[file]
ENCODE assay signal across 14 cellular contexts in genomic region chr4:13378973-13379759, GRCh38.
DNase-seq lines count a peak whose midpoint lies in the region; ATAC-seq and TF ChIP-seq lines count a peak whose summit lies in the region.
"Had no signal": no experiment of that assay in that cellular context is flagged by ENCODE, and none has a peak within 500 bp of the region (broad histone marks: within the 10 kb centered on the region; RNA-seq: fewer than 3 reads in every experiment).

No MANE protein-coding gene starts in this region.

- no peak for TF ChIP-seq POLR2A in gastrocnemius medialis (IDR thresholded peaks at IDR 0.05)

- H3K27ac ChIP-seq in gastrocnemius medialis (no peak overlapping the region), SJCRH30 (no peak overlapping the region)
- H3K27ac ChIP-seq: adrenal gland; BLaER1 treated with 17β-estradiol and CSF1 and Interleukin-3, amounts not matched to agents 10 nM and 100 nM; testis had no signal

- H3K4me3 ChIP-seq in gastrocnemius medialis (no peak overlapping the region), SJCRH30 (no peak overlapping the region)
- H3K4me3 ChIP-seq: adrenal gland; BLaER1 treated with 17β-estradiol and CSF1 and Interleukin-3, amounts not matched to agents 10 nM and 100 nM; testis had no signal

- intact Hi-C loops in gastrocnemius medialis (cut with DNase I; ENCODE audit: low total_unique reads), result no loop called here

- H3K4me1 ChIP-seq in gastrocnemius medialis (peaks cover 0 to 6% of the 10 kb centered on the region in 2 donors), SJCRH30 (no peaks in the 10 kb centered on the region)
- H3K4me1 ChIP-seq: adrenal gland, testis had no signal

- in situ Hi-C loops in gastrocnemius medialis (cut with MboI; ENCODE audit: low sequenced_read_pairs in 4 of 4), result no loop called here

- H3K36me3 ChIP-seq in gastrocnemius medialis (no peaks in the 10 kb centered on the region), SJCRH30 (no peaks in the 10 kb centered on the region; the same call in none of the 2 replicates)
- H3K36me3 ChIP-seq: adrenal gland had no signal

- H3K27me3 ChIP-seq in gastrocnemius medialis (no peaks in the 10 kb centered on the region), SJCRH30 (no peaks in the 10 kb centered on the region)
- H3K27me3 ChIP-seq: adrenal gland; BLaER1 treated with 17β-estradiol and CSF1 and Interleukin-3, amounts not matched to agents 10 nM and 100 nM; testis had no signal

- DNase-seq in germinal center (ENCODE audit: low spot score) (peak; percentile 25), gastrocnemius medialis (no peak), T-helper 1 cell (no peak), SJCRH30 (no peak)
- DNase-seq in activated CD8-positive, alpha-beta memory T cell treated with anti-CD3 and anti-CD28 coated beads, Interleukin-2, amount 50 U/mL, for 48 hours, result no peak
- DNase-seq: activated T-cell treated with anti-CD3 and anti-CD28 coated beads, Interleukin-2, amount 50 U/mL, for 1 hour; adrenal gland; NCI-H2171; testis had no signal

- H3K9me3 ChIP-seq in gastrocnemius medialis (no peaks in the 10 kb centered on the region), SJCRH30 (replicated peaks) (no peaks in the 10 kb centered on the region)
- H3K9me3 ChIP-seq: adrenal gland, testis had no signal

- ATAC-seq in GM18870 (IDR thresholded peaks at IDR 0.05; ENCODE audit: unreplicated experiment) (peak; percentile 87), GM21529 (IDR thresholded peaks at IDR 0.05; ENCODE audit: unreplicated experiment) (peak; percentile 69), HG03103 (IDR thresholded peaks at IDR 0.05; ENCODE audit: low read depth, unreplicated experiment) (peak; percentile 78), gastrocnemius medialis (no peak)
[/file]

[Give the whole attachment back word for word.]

ENCODE assay signal across 14 cellular contexts in genomic region chr4:13378973-13379759, GRCh38.
DNase-seq lines count a peak whose midpoint lies in the region; ATAC-seq and TF ChIP-seq lines count a peak whose summit lies in the region.
"Had no signal": no experiment of that assay in that cellular context is flagged by ENCODE, and none has a peak within 500 bp of the region (broad histone marks: within the 10 kb centered on the region; RNA-seq: fewer than 3 reads in every experiment).

No MANE protein-coding gene starts in this region.

- no peak for TF ChIP-seq POLR2A in gastrocnemius medialis (IDR thresholded peaks at IDR 0.05)

- H3K27ac ChIP-seq in gastrocnemius medialis (no peak overlapping the region), SJCRH30 (no peak overlapping the region)
- H3K27ac ChIP-seq: adrenal gland; BLaER1 treated with 17β-estradiol and CSF1 and Interleukin-3, amounts not matched to agents 10 nM and 100 nM; testis had no signal

- H3K4me3 ChIP-seq in gastrocnemius medialis (no peak overlapping the region), SJCRH30 (no peak overlapping the region)
- H3K4me3 ChIP-seq: adrenal gland; BLaER1 treated with 17β-estradiol and CSF1 and Interleukin-3, amounts not matched to agents 10 nM and 100 nM; testis had no signal

- intact Hi-C loops in gastrocnemius medialis (cut with DNase I; ENCODE audit: low total_unique reads), result no loop called here

- H3K4me1 ChIP-seq in gastrocnemius medialis (peaks cover 0 to 6% of the 10 kb centered on the region in 2 donors), SJCRH30 (no peaks in the 10 kb centered on the region)
- H3K4me1 ChIP-seq: adrenal gland, testis had no signal

- in situ Hi-C loops in gastrocnemius medialis (cut with MboI; ENCODE audit: low sequenced_read_pairs in 4 of 4), result no loop called here

- H3K36me3 ChIP-seq in gastrocnemius medialis (no peaks in the 10 kb centered on the region), SJCRH30 (no peaks in the 10 kb centered on the region; the same call in none of the 2 replicates)
- H3K36me3 ChIP-seq: adrenal gland had no signal

- H3K27me3 ChIP-seq in gastrocnemius medialis (no peaks in the 10 kb centered on the region), SJCRH30 (no peaks in the 10 kb centered on the region)
- H3K27me3 ChIP-seq: adrenal gland; BLaER1 treated with 17β-estradiol and CSF1 and Interleukin-3, amounts not matched to agents 10 nM and 100 nM; testis had no signal

- DNase-seq in germinal center (ENCODE audit: low spot score) (peak; percentile 25), gastrocnemius medialis (no peak), T-helper 1 cell (no peak), SJCRH30 (no peak)
- DNase-seq in activated CD8-positive, alpha-beta memory T cell treated with anti-CD3 and anti-CD28 coated beads, Interleukin-2, amount 50 U/mL, for 48 hours, result no peak
- DNase-seq: activated T-cell treated with anti-CD3 and anti-CD28 coated beads, Interleukin-2, amount 50 U/mL, for 1 hour; adrenal gland; NCI-H2171; testis had no signal

- H3K9me3 ChIP-seq in gastrocnemius medialis (no peaks in the 10 kb centered on the region), SJCRH30 (replicated peaks) (no peaks in the 10 kb centered on the region)
- H3K9me3 ChIP-seq: adrenal gland, testis had no signal

- ATAC-seq in GM18870 (IDR thresholded peaks at IDR 0.05; ENCODE audit: unreplicated experiment) (peak; percentile 87), GM21529 (IDR thresholded peaks at IDR 0.05; ENCODE audit: unreplicated experiment) (peak; percentile 69), HG03103 (IDR thresholded peaks at IDR 0.05; ENCODE audit: low read depth, unreplicated experiment) (peak; percentile 78), gastrocnemius medialis (no peak)